Best Director: Adam Green for Frozen
Release date: February 5 (limited)
Best Achievement in Directing is a hard category to pin down. Exactly what is the director responsible for? He's not acting, but he's helping to shape the performances. He's not shooting the film (unless he's James Cameron or Robert Rodriguez), but he's working with the director of photography to plan out shots and create the film's look and feel. And so on. Since it's hard to know exactly what the director is responsible for, the natural conclusion is that if it's great he's a genius and if it sucks he's a failure. A director is like a little-league baseball coach: when the team wins, happy youngsters sing his praises over pizza and root beer, and when the team loses distraught helicopter parents pelt him with rocks and baseballs.
But there's another element of directing that isn't as glamorous: the realities of being on a set, working with your surroundings, surviving the elements, and pulling a ton of different people/effects/props/hobbits together against seemingly huge odds to make a good movie. The Best Director Oscars given to Peter Jackson for The Lord of the Rings: The Return of the King, Steven Spielberg for Saving Private Ryan, and James Cameron for Titanic are, in part, due to their ability to succeed in this way (although it seems like they gave Cameron a pass on his lackluster storytelling in Titanic). So with this in mind, I give you this year's best director: Adam Green for Frozen.
>>READ: Adam Green talks to the Phoenix about Frozen<<
Frozen has the requisite great script, acting, costuming, special effects, music, sound effects, and cinematography necessary for any Best Director Oscar. The film is an astounding, gripping, terrifying portrayal of two snowboarders and one skiier — played by Emma Bell, Kevin Zegers, and Shawn Ashmore, respectively — stuck on a chairlift after the mountain closes. And it's not opening for five days. As they dangle 50 feet in the air, they must figure out how to survive the freezing temperatures and hunger — and somehow get down without plummeting to certain broken limbs or being eaten by a pack of salivating wolves. The situation is terrifying, and the relationship between Bell, Zegers, and Ashmore is expertly written, well acted, and incredibly compelling. The situation is scary, but since you care about the characters the film attains a level of suspense that horror fans long for but so rarely find. I watched Frozen on a warm day in October, and I was freezing along with the characters — it's that good.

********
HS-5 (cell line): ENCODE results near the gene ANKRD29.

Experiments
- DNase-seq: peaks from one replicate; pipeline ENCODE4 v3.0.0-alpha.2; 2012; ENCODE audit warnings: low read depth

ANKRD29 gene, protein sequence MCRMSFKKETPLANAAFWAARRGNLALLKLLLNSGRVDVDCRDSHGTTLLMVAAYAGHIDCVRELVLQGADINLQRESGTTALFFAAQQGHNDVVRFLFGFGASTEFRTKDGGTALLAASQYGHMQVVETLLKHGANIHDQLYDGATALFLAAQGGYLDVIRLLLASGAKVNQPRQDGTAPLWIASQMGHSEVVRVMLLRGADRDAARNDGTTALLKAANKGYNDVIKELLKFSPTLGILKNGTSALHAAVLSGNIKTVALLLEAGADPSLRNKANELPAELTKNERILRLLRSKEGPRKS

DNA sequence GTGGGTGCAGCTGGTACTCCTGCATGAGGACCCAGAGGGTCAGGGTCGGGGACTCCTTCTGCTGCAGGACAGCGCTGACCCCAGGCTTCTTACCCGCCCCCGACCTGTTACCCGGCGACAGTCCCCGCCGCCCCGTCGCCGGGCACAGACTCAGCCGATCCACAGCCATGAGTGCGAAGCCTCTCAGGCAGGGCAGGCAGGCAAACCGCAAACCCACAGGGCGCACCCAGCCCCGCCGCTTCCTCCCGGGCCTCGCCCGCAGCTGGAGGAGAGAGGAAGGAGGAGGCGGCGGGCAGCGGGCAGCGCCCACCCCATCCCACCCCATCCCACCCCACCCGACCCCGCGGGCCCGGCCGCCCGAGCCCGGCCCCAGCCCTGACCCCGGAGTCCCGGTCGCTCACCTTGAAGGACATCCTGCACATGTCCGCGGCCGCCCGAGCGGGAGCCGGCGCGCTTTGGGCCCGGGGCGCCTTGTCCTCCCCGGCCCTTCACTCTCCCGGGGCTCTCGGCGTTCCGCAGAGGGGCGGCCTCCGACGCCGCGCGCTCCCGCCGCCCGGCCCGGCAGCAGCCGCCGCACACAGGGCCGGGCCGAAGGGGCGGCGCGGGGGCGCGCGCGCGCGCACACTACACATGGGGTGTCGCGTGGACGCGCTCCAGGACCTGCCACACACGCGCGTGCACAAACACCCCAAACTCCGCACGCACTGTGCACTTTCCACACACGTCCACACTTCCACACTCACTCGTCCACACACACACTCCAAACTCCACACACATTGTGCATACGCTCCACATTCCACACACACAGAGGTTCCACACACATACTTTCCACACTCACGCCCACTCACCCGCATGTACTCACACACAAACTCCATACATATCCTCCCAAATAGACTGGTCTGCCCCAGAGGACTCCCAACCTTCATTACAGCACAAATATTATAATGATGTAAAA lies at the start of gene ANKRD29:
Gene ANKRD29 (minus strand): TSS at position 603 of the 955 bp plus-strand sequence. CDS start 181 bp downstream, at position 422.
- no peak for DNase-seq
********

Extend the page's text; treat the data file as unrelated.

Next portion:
>>READ: Phoenix review of Frozen<<
And then I watched the bonus features. Holy crap — Adam Green and his crew are out of their minds. The filmmakers say that this was filmed for a low budget — they didn't reveal how much, but I think it's safe to say that it's not even remotely what Jackson, Speilberg, Cameron, or any other Hollywood heavyweight is used to working with. They didn't film any of the chairlift scenes on a green screen — no, the actors are really stuck on a chairlift 50 feet in the air on Snowbasin, a ski mountain in Utah (except for a few shots filmed later in a parking lot). They filmed mostly at night, the cast and crew standing in ass-cold temperatures from sundown to sunup. Every time that they got ready to shoot, the actors had to board the chairlift at the base of the mountain, and then ride it to the precise point where the lighting and camera were ready. If the chair went too far, they had to go around the entire lift again and re-position themselves. The actors endured endless nights being stuck on a metal chairlift, and if they look like they're freezing it's because they really were. This shoot is miserable under the best conditions; all those cold, isolated people could easily grow into an angry, frigid mob. But by all accounts the shoot was smooth, and Adam Green held the whole thing together — and created one of the best horror films of the past ten years. All the more reason to give Green the golden statuette.